ASU’s Origins Project explores sex, gender and reproductive rights issues


August 26, 2016

Today’s gender issues can take many forms. In some countries, girls are given limited opportunity or are “discouraged” from going to school to better themselves. In other countries they are encouraged to go to school and better themselves, but when in the workforce they face a lifetime of unequal pay compared with male counterparts.

In the U.S., transgender issues ranging from North Carolina’s recent “Bathroom Bill” to the Pentagon’s decision to allow transgender troops dominate the news. Many states are attempting to dismantle Roe v. Wade, and the recent tragedy against the LGBTQ community in Orlando demonstrates that emotions still run high and consensus about basic aspects of human biology remain elusive. Download Full Image

Arizona State University’s Origins Project will explore these topics in a Great Debate titled “Political Bodies: Sex, Gender and Reproductive Rights” at 7 p.m. Wednesday, Sept. 7, at the Orpheum Theatre in Phoenix.

During this Great Debate, panelists will examine these issues in the context of the scientific origins of sex and gender, and the sometimes paradoxical and often emotional character of the social, cultural and political ways we live and express it.

“We are living at a time when our understanding of the origin of gender and its genetic basis is quickly evolving,” said Lawrence Krauss, director of the Origins Project at ASU. “At the same time, issues of gender, sex and reproduction play a key role in broad social, legal and political debate in this country and around the world. We felt that an honest and open discussion of these issues and the potential disconnects between science, public awareness and policy by individuals who have thought deeply about them would be both useful and interesting for the public, which we hope is one of the hallmarks of all of our Origins events.”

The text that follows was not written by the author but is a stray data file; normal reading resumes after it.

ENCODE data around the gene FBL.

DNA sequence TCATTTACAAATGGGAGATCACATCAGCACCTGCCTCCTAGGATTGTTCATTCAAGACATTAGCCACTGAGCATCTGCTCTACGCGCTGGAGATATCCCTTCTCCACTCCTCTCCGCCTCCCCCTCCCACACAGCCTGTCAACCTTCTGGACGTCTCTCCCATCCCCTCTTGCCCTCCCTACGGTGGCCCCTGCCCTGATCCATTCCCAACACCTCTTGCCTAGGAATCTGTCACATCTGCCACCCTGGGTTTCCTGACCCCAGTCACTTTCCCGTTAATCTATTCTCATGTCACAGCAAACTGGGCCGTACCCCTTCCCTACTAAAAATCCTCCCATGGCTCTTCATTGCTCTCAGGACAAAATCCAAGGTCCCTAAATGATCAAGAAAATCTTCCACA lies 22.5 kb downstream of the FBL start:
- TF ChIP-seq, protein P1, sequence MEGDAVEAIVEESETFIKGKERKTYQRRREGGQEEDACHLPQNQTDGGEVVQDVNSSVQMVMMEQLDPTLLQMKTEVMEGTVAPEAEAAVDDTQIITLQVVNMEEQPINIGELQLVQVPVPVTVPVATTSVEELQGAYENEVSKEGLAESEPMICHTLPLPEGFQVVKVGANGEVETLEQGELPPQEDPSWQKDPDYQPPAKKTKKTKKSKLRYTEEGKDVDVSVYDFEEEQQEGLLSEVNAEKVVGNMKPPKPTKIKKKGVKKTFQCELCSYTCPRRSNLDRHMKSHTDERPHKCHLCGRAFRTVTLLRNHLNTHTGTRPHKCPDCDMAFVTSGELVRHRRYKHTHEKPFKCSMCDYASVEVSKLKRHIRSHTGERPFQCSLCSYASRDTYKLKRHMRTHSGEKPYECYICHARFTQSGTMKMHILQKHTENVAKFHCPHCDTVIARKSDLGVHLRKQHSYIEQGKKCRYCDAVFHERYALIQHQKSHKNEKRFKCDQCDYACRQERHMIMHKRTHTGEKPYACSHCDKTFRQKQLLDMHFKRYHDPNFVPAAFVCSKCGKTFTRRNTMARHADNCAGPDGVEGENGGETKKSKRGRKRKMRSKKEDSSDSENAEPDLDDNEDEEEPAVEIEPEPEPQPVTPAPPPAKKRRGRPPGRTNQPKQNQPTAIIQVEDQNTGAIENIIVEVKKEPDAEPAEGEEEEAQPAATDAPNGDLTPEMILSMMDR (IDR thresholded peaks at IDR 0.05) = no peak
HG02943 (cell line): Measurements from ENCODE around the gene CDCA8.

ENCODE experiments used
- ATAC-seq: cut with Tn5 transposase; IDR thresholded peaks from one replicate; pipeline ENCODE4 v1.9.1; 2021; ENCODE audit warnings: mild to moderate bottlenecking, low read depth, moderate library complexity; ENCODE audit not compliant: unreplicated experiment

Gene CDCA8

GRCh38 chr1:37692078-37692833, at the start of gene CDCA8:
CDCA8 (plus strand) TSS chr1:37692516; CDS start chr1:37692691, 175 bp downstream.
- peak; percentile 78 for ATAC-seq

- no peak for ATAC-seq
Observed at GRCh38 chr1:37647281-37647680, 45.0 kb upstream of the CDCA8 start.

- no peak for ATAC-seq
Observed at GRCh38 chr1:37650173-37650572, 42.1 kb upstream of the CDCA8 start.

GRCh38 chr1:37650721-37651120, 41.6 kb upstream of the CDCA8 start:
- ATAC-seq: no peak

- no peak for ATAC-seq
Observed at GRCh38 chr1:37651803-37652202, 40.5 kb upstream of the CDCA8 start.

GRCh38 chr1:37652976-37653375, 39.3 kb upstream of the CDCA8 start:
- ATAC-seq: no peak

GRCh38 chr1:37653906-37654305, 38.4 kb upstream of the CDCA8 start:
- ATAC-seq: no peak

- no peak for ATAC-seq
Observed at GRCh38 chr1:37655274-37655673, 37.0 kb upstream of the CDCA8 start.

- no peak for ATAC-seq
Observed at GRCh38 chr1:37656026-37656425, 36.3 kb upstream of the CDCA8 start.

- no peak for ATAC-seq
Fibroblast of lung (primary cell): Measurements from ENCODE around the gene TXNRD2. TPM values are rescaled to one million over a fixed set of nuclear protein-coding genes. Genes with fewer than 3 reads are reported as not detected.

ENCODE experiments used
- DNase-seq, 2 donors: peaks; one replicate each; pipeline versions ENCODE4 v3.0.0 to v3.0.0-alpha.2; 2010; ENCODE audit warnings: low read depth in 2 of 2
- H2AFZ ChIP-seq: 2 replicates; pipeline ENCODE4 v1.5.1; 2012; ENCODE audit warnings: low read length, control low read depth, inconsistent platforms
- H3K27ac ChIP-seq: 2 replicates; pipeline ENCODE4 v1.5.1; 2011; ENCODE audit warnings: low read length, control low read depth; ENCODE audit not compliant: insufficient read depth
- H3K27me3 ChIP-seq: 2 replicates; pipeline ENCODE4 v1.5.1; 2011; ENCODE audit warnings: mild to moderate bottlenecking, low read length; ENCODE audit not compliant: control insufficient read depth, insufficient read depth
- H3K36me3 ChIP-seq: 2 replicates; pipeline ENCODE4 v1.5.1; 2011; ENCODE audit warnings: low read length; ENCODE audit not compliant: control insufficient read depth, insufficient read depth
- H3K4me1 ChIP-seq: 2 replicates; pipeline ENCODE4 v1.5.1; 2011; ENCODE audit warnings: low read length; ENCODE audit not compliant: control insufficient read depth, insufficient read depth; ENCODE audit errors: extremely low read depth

Panelists for “Political Bodies” include:

  • Anne Fausto-Sterling, the Nancy Duke Lewis Professor of Biology and Gender Studies at Brown University, who has focused her research on applying dynamic systems theory to the study of sex and gender in early childhood development.
  • Kaiponanea Matsumura, associate professor of law at ASU’s Sandra Day O'Connor College of Law, whose research examines the intersection of private ordering and intimacy. His recent work has studied the limitations that courts have placed on the ability of parties to order their personal affairs and how those limitations should affect contracting practices more broadly.
  • Gloria Feldt, co-founder and president of Take the Lead and former CEO and president of Planned Parenthood Federation of America, who is a social and political activist for advancing women’s full legal, social and moral equality.
  • Phyllis Randolph Frye, the “grandmother" of the national transgender legal and political movement and the first openly transgender judge in the U.S., who has dedicated her practice to representing and accelerating the freedom of all transgender individuals.
  • Jennifer Finney Boylan, professor, author and LGBT advocate, who wrote the first best-selling work by a transgender American and has consulted on both the Amazon series "Transparent" and the documentary series "I Am Cait."